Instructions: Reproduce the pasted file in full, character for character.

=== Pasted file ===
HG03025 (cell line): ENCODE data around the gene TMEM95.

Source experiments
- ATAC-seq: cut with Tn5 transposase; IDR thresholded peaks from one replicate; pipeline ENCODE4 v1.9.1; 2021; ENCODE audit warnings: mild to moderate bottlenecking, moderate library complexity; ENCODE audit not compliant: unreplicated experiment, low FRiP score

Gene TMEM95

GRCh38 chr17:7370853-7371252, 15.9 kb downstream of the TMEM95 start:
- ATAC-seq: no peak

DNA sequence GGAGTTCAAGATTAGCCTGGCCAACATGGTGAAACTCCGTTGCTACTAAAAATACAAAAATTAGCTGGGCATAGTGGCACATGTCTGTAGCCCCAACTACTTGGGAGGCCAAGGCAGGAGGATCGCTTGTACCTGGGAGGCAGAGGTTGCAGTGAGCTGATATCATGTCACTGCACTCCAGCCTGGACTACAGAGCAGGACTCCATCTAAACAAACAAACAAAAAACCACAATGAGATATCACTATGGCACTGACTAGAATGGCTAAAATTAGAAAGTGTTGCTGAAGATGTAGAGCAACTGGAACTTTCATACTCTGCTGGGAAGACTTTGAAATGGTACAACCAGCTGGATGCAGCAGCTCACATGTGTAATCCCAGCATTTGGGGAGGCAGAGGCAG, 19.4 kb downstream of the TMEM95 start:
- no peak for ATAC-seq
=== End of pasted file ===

HG03025 (cell line): ENCODE data around the gene TMEM95.

Source experiments
- ATAC-seq: cut with Tn5 transposase; IDR thresholded peaks from one replicate; pipeline ENCODE4 v1.9.1; 2021; ENCODE audit warnings: mild to moderate bottlenecking, moderate library complexity; ENCODE audit not compliant: unreplicated experiment, low FRiP score

Gene TMEM95

GRCh38 chr17:7370853-7371252, 15.9 kb downstream of the TMEM95 start:
- ATAC-seq: no peak

DNA sequence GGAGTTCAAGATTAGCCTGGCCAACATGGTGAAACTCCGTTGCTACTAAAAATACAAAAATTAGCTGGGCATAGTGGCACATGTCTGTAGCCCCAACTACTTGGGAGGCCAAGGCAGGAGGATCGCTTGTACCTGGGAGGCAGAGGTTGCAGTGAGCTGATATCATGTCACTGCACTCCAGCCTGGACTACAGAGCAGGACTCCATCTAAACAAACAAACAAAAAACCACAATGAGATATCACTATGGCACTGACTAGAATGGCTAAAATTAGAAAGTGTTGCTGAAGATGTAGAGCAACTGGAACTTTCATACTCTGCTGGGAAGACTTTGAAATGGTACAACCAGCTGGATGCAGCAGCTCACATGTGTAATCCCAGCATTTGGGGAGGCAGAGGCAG, 19.4 kb downstream of the TMEM95 start:
- no peak for ATAC-seq